Bits ‘n pieces from east, west and beyond

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East, west or beyond, sooner or later events elsewhere may have a local impact. A recent sampling:

Eliminate higher education — that’s an idea first proposed by Tennessee state Sen. Kerry Roberts on his radio program. Roberts argued it would “save America” by eliminating a “liberal breeding ground.” The Associated Press reported that Roberts had been talking about a legislative hearing he attended regarding abortion, and appeared to link higher education with women’s attitudes toward abortions.

Solar breakthrough: Heliogen, a clean energy company, says they’ve created a “solar oven” that can generate temperatures above 1,000 degrees Celsius, particularly useful for replacing fossil fuels used to make products like cement, glass and steel. The creation uses artificial intelligence and a field of mirrors, and is said to be cheaper than fossil fuels. Manufacture of cement causes a full seven percent of carbon dioxide emissions, according to the Sustainable Energy and Environment Coalition.

Nuts: raw or roasted? Either way, they’re a good source of minerals, fiber and healthy carbohydrates. Health advocate Dr. Andrew Weil said a few people find they digest roasted nuts better. Whether nuts are roasted, chopped or ground, they become rancid faster than whole nuts, and should be refrigerated.

And for your dog: potentially toxic foods include xylitol, chocolate, grapes and raisins as well as macadamia nuts, cooked bones and processed people foods that are sugary, salty or fatty. Also avoid foods in the onion family, caffeine, alcohol, bread dough and cooked beans, advised veterinarian and online writer Dr. Karen S. Becker. Call 1-888-426-4435 or 1-855-764-7661 if you suffer a pet-poisoning emergency.

On Dec. 5 Russian President Vladimir Putin proposed an unconditional extension of New START, which caps deployed offensive strategic nuclear weapons at no more than 1,550 for Russia and the U.S. Derek Johnson, the executive director of Global Zero, an international movement seeking to eliminate nuclear weapons, argued that President Donald J. Trump should accept the offer if he is “serious about addressing the catastrophic threat of nuclear weapons.”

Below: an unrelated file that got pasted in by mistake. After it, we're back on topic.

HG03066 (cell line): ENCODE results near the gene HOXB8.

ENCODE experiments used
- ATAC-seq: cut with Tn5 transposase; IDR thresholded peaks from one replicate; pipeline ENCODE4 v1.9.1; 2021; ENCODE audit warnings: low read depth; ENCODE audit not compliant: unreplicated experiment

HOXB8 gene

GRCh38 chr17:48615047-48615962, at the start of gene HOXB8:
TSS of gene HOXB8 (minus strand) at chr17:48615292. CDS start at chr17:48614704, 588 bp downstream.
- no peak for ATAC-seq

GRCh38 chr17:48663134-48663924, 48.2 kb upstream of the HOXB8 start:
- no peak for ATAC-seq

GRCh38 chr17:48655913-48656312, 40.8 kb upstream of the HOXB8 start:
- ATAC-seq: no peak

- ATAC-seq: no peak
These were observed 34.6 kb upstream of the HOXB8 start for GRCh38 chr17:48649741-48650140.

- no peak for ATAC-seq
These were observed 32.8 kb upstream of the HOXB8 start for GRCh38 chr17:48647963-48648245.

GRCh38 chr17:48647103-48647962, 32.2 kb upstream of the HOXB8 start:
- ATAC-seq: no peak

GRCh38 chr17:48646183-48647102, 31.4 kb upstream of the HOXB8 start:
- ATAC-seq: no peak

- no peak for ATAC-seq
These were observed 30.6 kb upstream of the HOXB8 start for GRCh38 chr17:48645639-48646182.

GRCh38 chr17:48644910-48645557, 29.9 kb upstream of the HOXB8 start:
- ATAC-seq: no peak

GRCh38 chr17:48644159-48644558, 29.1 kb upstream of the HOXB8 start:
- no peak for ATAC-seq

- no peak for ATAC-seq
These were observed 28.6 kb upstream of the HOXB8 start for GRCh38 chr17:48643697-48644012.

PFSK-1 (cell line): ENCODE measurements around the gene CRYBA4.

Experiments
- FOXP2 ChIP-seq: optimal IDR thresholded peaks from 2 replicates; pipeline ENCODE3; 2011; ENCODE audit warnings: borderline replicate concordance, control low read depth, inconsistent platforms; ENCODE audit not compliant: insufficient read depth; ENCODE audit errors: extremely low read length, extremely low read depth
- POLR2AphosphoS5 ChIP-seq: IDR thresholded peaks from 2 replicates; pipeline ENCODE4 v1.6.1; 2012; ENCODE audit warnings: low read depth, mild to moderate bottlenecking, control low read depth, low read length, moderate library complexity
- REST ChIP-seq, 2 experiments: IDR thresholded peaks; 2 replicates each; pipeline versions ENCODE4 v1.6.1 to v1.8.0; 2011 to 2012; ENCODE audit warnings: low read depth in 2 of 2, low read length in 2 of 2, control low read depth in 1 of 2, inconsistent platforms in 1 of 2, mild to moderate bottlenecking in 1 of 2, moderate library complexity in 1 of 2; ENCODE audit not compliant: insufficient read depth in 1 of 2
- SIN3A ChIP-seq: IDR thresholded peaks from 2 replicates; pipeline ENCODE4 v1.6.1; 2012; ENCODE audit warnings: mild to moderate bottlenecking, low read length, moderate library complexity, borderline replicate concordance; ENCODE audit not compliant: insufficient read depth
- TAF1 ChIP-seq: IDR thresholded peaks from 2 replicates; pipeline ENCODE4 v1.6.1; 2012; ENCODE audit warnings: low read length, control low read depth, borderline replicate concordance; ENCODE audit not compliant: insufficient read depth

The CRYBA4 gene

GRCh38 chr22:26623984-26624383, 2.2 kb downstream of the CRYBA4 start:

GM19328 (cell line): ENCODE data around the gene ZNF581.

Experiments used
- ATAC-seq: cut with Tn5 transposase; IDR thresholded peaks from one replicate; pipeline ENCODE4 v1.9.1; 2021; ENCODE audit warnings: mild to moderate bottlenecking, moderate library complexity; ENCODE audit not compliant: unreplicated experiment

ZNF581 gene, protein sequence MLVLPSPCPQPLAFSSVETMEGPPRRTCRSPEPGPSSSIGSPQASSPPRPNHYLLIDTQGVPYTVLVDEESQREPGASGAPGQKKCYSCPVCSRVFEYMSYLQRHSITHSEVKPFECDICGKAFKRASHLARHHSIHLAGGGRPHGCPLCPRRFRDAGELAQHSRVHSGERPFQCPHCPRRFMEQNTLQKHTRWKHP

With so many good causes, how to decide who deserves your donation? AARP offered these tips: Check with charitynavigator.org and set an annual budget for donations, so you know when it’s time to say “no.” And never donate over the phone or at the door.

Furthermore, donations are more important with the passage of the 2017 Tax Cut Act. It made itemized donations, especially to smaller nonprofits, less inviting. A decline in tax-deductible, charitable giving has paralleled enactment of the Tax Cut Act, according to the Giving Institution, which studies philanthropy.

President Trump has been raising campaign funds for senators that will serve as jurors at his impeachment trial, Newsweek reports. President George Bush’s ethics chief, Richard Painter, had harsh words for the move: “This is a bribe. Any other American who offered cash to the jury before a trial would go to prison for felony bribery… Any senator who accepts cash from [Trump] before the impeachment trial is guilty of accepting a bribe and should go to the slammer.”

Five hundred law professors signed their names to an open letter regarding Trump’s impeachment, noting that the tool is an “essential remedy for conduct that corrupts elections.” The law professors stated that whether the president’s actions are regarded as bribery, a high crime, or as a misdemeanor, “or both, it is clearly impeachable under our Constitution.”

In BMJ Sexual and Reproductive Health, two doctors recently wrote that one of the solutions to climate change is increased access to effective contraceptives. Better birth control access, the authors said, would slow population growth and cut greenhouse gas emissions by 40 percent, if not more. Annually, there are 99 million unintended pregnancies, and the planet is expected to see the human population jump from today’s 7.7 billion to 10.6 billion by 2100.

The authors recommended more investment in family planning programs, research and development for new contraceptives as well as pursuing a dialogue about overconsumption, overpopulation and “the true ecological limits of the Earth.”

In 2015, Title X funding helped prevent 822,000 unintended pregnancies, according to the Guttmacher Institute. In 2010, that amounted to an estimated savings of $7 billion for taxpayers as a result of Title X programs, which the current administration is attempting to dismantle.

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